What to make of an afternoon
Bringing nearly thirty social entrepreneurs supported by RSA Catalyst together with Fellows leading social enterprises and from social enterprise intermediaries meant that there were many opportunities for good things to happen…
I’ve already blogged about some of what happened on the day here, but wanted to give a further update after collecting feedback from the Catalyst winners about the event over the past few weeks. What were some of the achievements of the day? How could we (and hopefully other Fellows looking to put on similar events) make it better in the future?
Firstly, we watched relationships grow as people had the opportunity to informally network, as evinced in this graphic mapping the connections made by a sample of the Catalyst venture leaders:
There were also specific collaborations started during the afternoon. This photo shows Richard Butler FRSA swapping cards with a lawyer who specialises in advising on different legal formats project like his venture could adopt. In the background, a Catalyst-supported venture in Cardiff is meeting another Fellow who gives charities and social enterprises access to empty spaces. They are now pursuing access for the venture to a 3space in Cardiff.
This opportunity to strengthen relationships and encourage collaboration was talked about by my colleague Vivs Long-Ferguson on her recent post evaluating recent Fellows’ events.
But in addition to this, the afternoon aimed to help those Fellows leading Catalyst supported ventures to overcome specific challenges they were facing areas on the day itself – over and above any connections and collaborations started on the day. We used information gathered from our survey of Catalyst projects that have delivered the outputs promised with their grant to assist with this. Kate Welch OBE FRSA leads a venture currently based in Durham working with prisoners to build outdoor living products. And here she is having a one-to-one talk with marketing professional to build a plan for getting their projects or services to market.
It is always impossible to make the event perfect for everyone in the room. For example, those who had read all of the event brochure on the train to the event were frustrated that people took too long introducing themselves; those who hadn’t read anything felt things moved too quickly.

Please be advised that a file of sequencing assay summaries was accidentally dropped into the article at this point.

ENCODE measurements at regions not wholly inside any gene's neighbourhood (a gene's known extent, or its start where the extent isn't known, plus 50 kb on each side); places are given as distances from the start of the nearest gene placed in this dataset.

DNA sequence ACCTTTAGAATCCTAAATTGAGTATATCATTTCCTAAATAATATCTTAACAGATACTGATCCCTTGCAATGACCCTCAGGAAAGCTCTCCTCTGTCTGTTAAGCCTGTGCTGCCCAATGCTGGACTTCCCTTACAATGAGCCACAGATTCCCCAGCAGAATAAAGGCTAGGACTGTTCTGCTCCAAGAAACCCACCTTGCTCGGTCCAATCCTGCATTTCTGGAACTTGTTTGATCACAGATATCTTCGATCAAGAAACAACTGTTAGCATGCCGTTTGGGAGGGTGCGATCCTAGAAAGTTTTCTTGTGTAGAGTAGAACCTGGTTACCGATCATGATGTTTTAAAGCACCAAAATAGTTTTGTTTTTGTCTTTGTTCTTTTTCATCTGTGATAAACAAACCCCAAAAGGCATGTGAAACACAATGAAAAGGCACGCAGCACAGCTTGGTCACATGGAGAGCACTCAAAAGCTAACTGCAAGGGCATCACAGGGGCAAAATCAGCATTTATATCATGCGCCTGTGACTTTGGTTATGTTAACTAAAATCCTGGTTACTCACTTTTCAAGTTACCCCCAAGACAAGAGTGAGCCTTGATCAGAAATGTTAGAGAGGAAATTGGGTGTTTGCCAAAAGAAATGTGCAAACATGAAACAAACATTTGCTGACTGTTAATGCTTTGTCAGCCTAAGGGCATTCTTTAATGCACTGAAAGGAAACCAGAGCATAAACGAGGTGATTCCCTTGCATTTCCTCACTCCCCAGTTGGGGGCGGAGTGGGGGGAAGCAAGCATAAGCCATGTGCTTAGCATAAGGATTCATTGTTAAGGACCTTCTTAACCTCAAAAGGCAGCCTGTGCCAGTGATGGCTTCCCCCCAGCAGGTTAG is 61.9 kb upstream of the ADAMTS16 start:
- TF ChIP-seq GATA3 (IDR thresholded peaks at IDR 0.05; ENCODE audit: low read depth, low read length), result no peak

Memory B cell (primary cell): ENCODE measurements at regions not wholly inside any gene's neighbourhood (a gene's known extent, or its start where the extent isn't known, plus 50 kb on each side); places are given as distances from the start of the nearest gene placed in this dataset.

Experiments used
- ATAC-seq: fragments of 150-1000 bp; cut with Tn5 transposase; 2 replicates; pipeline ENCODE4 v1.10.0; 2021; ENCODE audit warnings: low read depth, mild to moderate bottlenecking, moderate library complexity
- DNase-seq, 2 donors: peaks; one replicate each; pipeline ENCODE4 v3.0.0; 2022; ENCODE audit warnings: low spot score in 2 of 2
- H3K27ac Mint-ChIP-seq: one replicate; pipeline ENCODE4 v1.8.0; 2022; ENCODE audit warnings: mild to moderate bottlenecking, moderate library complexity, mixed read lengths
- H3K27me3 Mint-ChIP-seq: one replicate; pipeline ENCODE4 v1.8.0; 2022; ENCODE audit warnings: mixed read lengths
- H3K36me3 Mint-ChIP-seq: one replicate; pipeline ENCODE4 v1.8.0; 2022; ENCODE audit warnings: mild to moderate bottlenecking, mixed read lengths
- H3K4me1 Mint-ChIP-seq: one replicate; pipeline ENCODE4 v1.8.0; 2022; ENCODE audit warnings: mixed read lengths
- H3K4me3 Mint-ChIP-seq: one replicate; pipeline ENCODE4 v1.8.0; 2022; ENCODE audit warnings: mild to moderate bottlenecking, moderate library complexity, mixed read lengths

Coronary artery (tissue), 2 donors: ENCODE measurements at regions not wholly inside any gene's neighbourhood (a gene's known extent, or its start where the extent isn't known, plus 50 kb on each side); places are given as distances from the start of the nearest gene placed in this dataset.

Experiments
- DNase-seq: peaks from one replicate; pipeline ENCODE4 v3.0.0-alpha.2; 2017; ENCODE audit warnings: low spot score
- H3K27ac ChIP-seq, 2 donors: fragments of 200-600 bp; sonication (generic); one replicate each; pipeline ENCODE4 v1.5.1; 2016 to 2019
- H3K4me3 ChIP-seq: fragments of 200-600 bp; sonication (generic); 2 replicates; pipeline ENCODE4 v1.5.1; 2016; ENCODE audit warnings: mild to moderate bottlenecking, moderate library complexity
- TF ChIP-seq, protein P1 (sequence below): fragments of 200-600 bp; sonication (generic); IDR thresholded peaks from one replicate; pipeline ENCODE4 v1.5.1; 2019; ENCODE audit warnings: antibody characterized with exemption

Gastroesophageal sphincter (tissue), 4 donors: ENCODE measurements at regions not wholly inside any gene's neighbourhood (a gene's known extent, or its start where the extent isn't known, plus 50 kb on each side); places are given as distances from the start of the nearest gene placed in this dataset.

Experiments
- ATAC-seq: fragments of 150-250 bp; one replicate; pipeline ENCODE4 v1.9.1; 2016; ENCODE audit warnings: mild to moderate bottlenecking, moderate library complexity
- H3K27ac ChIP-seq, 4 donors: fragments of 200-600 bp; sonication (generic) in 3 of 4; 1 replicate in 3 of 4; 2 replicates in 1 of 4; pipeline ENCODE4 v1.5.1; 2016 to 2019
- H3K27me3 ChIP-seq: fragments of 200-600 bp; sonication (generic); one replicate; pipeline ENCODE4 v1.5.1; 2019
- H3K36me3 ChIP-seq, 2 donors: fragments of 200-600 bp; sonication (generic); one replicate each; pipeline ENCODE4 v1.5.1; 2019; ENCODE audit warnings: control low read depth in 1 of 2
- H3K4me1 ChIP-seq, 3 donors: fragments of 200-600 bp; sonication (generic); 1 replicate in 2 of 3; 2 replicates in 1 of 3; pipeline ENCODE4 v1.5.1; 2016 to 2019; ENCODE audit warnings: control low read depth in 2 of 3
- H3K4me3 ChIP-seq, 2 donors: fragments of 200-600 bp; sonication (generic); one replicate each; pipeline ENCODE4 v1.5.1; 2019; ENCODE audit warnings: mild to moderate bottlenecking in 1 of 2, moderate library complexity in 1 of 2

Another example is that we couldn’t get all the expertise there on the day that people had requested in their survey – the requests were wide-ranging. We are looking at covering some of this through follow-up with the individuals in question.
One interesting suggestion that came in after the event was to split the room up according to different common threads between the projects, rather than letting people select their workshops. This might go as follows: a social impact workshop might be more productive where the beneficiaries of the social venture were similar; funding workshops might be more productive to be discussed among social ventures that employed similar means of achieving their impact, or were at similar stages of progress.
There were also suggestions that as well as hearing from successful social entrepreneurs from the RSA’s Social Entrepreneurs Network and Skills Bank, we might turn the focus on one or two of the Catalyst projects for a part of the afternoon.
This is all really good feedback that’ll go into the planning of next year’s Catalyst event.
Meanwhile, I will finish with some of the extremely positive feedback: comments on the presentation from Albert Medal Winner Albina Ruiz ranged from “very inspiring” to “mind-blowingly brilliant.”
Thanks to the RSA’s social media reporter Matthew Mezey, we have videoed some fantastic interviews of Catalyst venture leaders. So in the New Year we hope these will offer a good chance to share the progress of Catalyst projects more widely.
You can find out more about RSA Catalyst and apply for grants and support at www.thersa.org/catalyst